Recently, a young woman early in her career asked me a great question.
She’d spoken with a more experienced leader about the use of social media and was strongly advised to draw a distinct line between her personal and professional personas. Her bottom line? Facebook is personal and LinkedIn is for business.
Generally, I agree. But there are nuances.
When I meet LinkedIn connections in person, they say they feel like they know me. That’s because I’m open about my values, my perspectives and my experiences. Every now and then, beyond sharing commentary on culture and leadership issues, I’ll post something I’m personally struggling to understand. Or something I’m excited about. Or shout-out someone who inspires me. I don’t believe being professional requires abandoning the personal touch. In fact, I think the best leaders are effective because they embrace their humanity, and vulnerability and transparency are part of that journey. I’ve built a wonderful network on this platform by balancing the personal and professional. Each individual has to assess what’s right for her or him, but I thought I’d share the guidelines I abide by in case others have the same great question.
It’s okay to get personal on LinkedIn when…
1. You’re sharing a personal perspective on a business issue: “I personally think this business decision makes sense because…” or “I personally think this leadership crisis exists because…”
2. Your personal experience relates to your professional life: “I have struggled with (x) and it made me a better leader” or “I just achieved (y) – now my professional dream is that much closer!” or “My (partner) is my backbone. Without (him or her), I couldn’t do what I do.”
3. Your personal view or experience solidifies your credibility in your field: “I lost 500 pounds doing this; I’m a nutritionist!” or “Here’s a beautiful photo of me just hanging out; I’m a model!” or “This thing just happened in the civil rights arena, and I’m a writer/teacher/attorney/consultant who delves into civil rights.”
4. Your personal story benefits others professionally, even if indirectly: “Here is my human experience, and because we’re all human, it might inspire you” or “This is my fatherhood experience – many of us are also parents, so this might be relevant.”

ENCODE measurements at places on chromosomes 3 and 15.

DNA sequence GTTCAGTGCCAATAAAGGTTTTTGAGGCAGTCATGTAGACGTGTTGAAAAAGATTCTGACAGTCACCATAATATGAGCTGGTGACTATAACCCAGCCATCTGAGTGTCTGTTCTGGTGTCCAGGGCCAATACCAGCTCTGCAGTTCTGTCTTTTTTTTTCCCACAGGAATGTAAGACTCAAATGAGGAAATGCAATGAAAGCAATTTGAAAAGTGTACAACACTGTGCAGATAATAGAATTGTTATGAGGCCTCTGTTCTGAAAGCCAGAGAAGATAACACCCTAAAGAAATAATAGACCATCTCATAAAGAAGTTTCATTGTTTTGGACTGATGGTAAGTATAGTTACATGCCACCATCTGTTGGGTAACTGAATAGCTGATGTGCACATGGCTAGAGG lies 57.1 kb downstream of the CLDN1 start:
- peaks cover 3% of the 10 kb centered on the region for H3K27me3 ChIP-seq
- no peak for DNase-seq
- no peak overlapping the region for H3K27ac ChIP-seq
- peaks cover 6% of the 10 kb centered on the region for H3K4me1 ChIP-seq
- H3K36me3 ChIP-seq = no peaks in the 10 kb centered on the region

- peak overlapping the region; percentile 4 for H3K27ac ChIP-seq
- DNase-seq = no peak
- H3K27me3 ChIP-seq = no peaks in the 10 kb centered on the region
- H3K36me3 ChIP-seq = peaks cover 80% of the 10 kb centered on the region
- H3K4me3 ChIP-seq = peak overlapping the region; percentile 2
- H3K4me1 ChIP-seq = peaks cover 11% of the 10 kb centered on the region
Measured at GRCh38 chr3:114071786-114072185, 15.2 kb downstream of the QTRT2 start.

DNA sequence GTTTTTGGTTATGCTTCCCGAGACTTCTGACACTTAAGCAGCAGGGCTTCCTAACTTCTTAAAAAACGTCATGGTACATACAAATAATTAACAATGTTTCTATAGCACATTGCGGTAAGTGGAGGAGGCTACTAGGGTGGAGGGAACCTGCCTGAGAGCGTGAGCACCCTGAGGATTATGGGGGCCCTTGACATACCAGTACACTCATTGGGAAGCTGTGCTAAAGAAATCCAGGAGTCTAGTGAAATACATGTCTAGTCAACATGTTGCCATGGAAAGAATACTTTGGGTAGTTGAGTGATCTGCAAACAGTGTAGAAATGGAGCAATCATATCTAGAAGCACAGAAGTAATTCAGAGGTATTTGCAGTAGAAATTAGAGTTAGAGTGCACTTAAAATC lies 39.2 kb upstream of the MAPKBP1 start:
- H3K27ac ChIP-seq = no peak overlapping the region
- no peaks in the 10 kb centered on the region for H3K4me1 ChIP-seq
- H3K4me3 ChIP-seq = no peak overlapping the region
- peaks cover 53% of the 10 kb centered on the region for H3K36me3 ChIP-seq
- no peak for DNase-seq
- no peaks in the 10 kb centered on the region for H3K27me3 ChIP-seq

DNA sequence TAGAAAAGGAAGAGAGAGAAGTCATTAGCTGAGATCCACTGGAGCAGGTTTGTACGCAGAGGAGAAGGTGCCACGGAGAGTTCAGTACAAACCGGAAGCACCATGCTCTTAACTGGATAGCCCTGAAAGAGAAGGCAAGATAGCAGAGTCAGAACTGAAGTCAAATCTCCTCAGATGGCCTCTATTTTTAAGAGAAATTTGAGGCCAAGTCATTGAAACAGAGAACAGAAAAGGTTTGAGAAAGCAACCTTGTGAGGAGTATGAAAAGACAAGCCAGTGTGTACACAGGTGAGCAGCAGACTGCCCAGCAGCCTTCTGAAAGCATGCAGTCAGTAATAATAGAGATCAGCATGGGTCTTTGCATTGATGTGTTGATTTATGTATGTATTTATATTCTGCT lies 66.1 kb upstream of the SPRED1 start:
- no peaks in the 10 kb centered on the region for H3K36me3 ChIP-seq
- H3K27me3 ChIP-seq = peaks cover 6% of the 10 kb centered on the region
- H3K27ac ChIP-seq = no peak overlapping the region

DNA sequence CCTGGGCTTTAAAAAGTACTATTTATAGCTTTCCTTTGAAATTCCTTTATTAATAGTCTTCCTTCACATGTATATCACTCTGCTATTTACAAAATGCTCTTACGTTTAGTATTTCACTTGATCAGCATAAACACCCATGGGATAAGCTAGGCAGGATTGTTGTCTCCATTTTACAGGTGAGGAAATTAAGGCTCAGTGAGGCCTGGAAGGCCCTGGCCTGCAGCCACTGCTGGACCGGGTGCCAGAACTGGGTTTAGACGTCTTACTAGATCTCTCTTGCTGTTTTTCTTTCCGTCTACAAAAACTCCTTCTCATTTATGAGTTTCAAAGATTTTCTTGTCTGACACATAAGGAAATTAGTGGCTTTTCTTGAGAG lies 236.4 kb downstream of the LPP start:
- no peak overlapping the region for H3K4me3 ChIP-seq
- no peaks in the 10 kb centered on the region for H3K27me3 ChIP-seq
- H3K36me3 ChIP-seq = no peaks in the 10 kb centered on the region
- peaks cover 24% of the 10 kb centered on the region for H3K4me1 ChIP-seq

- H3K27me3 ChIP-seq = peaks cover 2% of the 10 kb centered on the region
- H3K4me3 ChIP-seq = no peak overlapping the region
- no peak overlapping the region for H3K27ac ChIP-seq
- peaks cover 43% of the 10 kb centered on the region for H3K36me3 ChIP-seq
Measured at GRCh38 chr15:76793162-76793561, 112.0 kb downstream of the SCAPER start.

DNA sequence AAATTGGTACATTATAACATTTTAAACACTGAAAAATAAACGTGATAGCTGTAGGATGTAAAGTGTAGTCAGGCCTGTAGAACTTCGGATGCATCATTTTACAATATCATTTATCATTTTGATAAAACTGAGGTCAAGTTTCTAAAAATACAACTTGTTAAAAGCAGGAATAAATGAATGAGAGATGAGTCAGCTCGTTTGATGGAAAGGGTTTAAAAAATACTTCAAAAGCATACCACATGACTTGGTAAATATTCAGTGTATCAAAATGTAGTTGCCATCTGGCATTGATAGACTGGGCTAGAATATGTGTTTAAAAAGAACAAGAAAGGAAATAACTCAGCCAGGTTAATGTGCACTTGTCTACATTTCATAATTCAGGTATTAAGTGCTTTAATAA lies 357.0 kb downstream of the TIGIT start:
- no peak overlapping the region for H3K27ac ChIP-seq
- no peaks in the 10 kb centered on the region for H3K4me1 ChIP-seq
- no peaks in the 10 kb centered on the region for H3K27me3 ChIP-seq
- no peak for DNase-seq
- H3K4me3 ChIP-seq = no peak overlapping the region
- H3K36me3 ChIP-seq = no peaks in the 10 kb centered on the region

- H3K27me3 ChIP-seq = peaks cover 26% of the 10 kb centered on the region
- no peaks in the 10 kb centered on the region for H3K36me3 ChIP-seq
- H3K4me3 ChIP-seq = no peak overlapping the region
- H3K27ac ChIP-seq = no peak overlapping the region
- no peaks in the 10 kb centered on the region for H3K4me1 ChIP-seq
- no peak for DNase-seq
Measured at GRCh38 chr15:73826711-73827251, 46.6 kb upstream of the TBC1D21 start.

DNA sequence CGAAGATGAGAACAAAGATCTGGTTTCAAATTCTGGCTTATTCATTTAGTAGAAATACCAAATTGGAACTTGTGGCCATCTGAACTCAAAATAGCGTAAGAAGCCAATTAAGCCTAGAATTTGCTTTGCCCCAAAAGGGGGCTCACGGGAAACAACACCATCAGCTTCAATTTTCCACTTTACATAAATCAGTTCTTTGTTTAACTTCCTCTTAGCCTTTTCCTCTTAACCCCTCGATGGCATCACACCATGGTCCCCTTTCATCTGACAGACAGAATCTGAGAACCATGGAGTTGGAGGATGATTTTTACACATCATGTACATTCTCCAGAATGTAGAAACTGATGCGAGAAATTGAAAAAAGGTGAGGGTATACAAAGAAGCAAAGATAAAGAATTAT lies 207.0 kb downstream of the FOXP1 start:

5. Your business IS personal: “I work in HR/wellness/education/journalism, etc…and people and their real lives are at the heart of what I do.”
It’s NOT okay to get personal on LinkedIn when…
1. You’re ranting about politics or politicians or the media or…
2. You’re waxing religious with no connection to leadership or business or work/life harmony.
3. You’re trying to get a date. (Seriously – STOP.)
4. You just want attention. (Bathroom selfies, anyone?)
5. EVERYTHING you post is about YOU. (These patterns are very noticeable – if you post all the time and get relatively low engagement, this might be the reason.)
Disclaimer: this is not a comprehensive list of “Dos” and “Don’ts” – this is simply the way I experience LinkedIn. I’m sure I forgot some good ones. You may also have differing opinions on this topic. If so, feel free to share your perspective in the comments.
Happy week, all. Go ahead and get personal…if it makes sense for you.
Based in Dallas, TX, Tara Jaye Frank is the President at TJF Career Modeling., and was previously the Vice President of Multicultural Strategy for Hallmark Cards, Inc, where she held a series of Director and Vice President positions in Creative Writing, Consumer Platforms and Editorial. She is the author of Say Yes: A Woman’s Guide to Advancing Her Professional Purpose, published by Gold House Press earlier this year. Follow her on Twitter and LinkedIn.